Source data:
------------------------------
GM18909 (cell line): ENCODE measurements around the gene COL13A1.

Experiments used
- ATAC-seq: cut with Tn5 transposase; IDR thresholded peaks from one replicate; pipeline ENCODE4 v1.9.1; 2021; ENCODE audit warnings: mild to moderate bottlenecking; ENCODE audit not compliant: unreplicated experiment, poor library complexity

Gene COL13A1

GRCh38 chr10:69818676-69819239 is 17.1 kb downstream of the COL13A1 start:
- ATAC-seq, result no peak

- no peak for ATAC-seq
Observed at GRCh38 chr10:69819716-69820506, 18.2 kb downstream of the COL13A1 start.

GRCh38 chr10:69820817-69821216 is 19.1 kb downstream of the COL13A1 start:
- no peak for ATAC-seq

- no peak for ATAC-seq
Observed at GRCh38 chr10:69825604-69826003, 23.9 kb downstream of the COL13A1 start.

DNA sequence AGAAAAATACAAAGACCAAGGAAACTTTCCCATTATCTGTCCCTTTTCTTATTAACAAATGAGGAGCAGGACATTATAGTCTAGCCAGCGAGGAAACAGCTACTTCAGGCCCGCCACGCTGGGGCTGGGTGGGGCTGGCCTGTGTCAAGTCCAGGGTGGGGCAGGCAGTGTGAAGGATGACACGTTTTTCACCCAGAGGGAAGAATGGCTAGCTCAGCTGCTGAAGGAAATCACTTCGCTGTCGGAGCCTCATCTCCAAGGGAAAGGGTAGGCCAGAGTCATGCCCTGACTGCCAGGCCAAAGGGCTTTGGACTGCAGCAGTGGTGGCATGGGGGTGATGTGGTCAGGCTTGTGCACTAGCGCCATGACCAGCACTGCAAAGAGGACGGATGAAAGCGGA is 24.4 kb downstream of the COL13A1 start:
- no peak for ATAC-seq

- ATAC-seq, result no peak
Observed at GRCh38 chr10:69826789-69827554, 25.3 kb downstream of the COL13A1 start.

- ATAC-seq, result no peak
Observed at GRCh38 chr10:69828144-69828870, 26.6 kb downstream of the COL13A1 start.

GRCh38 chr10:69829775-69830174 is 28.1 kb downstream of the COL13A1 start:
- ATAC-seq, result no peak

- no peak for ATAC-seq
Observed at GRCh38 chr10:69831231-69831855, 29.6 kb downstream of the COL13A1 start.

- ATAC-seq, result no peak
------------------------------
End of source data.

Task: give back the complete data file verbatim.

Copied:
GM18909 (cell line): ENCODE measurements around the gene COL13A1.

Experiments used
- ATAC-seq: cut with Tn5 transposase; IDR thresholded peaks from one replicate; pipeline ENCODE4 v1.9.1; 2021; ENCODE audit warnings: mild to moderate bottlenecking; ENCODE audit not compliant: unreplicated experiment, poor library complexity

Gene COL13A1

GRCh38 chr10:69818676-69819239 is 17.1 kb downstream of the COL13A1 start:
- ATAC-seq, result no peak

- no peak for ATAC-seq
Observed at GRCh38 chr10:69819716-69820506, 18.2 kb downstream of the COL13A1 start.

GRCh38 chr10:69820817-69821216 is 19.1 kb downstream of the COL13A1 start:
- no peak for ATAC-seq

- no peak for ATAC-seq
Observed at GRCh38 chr10:69825604-69826003, 23.9 kb downstream of the COL13A1 start.

DNA sequence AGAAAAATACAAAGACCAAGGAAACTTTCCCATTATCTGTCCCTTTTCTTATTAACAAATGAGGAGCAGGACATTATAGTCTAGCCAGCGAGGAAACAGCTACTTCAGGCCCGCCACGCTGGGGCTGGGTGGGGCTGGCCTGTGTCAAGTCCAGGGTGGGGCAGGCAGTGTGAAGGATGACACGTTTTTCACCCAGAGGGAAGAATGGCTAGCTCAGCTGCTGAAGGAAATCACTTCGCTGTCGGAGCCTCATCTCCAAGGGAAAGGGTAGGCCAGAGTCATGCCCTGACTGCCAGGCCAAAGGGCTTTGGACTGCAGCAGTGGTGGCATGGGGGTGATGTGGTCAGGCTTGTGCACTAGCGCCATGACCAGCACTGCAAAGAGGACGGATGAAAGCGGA is 24.4 kb downstream of the COL13A1 start:
- no peak for ATAC-seq

- ATAC-seq, result no peak
Observed at GRCh38 chr10:69826789-69827554, 25.3 kb downstream of the COL13A1 start.

- ATAC-seq, result no peak
Observed at GRCh38 chr10:69828144-69828870, 26.6 kb downstream of the COL13A1 start.

GRCh38 chr10:69829775-69830174 is 28.1 kb downstream of the COL13A1 start:
- ATAC-seq, result no peak

- no peak for ATAC-seq
Observed at GRCh38 chr10:69831231-69831855, 29.6 kb downstream of the COL13A1 start.

- ATAC-seq, result no peak